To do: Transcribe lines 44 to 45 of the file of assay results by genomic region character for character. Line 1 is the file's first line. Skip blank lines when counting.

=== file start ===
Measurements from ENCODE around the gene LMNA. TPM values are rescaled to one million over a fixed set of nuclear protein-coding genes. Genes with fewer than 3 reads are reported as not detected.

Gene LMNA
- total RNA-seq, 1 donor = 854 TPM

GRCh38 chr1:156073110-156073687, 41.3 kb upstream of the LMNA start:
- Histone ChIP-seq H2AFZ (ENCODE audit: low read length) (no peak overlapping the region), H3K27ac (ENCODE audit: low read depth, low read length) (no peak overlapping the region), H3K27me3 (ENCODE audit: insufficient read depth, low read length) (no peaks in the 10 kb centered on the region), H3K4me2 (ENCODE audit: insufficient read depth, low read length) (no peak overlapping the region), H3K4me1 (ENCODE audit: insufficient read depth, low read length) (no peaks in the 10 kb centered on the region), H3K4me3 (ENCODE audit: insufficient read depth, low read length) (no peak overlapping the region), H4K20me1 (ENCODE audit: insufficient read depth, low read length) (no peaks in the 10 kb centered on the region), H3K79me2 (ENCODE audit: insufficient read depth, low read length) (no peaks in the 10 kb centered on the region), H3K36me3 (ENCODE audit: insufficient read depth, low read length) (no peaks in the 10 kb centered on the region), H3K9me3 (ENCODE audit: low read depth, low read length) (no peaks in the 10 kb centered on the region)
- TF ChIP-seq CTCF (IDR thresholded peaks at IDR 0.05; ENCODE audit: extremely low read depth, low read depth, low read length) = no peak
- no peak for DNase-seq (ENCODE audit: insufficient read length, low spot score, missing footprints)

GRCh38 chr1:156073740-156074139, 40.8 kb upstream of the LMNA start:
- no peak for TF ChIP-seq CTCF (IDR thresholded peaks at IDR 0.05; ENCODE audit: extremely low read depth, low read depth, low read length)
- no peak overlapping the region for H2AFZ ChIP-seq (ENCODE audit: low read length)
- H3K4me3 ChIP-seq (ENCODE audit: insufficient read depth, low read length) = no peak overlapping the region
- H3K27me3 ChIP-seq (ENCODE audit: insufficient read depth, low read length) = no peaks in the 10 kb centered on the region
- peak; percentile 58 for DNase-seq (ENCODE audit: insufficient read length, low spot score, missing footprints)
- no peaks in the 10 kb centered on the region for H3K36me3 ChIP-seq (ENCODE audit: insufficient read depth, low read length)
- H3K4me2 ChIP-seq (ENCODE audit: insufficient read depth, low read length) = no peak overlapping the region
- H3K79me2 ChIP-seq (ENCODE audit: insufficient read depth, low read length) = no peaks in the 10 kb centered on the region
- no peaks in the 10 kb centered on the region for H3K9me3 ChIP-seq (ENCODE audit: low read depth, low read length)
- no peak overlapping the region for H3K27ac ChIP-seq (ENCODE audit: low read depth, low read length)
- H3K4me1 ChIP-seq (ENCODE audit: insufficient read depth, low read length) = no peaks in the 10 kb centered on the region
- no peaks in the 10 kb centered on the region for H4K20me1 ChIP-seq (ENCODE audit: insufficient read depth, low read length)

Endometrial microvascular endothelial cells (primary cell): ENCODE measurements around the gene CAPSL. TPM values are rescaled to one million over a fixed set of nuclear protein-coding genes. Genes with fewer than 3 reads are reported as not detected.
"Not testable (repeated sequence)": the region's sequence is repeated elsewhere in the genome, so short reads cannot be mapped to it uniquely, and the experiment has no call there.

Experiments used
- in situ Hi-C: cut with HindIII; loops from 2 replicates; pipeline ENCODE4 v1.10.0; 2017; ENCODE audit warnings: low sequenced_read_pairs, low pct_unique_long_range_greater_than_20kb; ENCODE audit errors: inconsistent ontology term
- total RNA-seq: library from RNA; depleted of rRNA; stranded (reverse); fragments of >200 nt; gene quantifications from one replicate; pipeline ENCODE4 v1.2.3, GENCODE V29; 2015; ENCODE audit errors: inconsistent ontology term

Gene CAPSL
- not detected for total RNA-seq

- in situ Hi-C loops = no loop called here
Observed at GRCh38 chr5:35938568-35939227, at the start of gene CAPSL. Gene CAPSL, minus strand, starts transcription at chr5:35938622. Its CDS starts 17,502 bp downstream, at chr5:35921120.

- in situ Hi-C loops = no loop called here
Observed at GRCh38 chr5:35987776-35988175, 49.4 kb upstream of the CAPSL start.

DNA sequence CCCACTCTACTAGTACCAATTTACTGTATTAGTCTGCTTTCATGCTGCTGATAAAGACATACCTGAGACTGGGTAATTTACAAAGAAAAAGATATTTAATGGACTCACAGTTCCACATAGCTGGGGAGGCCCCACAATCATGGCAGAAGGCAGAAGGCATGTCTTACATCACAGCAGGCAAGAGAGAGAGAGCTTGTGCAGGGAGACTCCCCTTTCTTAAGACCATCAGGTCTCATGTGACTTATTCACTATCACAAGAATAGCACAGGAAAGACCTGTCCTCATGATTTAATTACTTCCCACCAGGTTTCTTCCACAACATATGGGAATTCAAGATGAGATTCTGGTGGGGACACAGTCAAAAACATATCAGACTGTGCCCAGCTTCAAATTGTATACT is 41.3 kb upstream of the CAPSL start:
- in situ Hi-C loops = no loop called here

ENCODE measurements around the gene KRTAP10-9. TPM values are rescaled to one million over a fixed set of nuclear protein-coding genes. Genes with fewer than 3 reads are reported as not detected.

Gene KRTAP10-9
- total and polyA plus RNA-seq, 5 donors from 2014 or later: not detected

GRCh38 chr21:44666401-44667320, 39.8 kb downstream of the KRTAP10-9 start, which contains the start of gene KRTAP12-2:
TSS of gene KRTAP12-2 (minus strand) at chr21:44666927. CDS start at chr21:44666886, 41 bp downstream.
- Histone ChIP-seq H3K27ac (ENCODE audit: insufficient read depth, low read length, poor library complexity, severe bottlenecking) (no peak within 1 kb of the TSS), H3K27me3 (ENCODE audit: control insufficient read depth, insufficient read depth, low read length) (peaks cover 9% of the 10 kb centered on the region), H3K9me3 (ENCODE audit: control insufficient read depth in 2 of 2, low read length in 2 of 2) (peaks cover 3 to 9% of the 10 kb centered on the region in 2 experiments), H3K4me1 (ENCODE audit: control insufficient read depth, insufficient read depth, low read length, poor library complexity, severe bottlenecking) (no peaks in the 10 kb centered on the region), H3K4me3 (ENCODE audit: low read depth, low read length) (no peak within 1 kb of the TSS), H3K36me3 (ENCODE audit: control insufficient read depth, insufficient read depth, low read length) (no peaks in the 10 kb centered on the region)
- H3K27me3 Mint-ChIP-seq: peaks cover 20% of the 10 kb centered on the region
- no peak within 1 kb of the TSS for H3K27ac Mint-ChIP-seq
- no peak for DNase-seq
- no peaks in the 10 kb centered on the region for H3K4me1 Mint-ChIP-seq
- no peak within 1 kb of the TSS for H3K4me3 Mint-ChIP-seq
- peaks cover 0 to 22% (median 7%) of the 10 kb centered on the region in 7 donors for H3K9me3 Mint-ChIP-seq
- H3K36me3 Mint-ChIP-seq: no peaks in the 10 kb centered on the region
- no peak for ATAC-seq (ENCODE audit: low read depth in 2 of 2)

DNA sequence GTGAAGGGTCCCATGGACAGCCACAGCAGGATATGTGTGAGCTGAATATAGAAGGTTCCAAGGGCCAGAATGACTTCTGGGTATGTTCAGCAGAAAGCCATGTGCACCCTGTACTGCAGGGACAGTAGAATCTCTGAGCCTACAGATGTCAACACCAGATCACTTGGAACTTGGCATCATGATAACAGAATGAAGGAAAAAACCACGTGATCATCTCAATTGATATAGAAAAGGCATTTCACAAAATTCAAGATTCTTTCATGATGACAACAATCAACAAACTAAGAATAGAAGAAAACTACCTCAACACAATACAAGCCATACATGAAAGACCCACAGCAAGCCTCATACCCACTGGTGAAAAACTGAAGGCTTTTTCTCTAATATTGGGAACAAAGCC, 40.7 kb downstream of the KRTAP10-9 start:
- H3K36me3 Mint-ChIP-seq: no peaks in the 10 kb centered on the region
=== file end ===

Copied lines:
- no peak within 1 kb of the TSS for H3K4me3 Mint-ChIP-seq
- peaks cover 0 to 22% (median 7%) of the 10 kb centered on the region in 7 donors for H3K9me3 Mint-ChIP-seq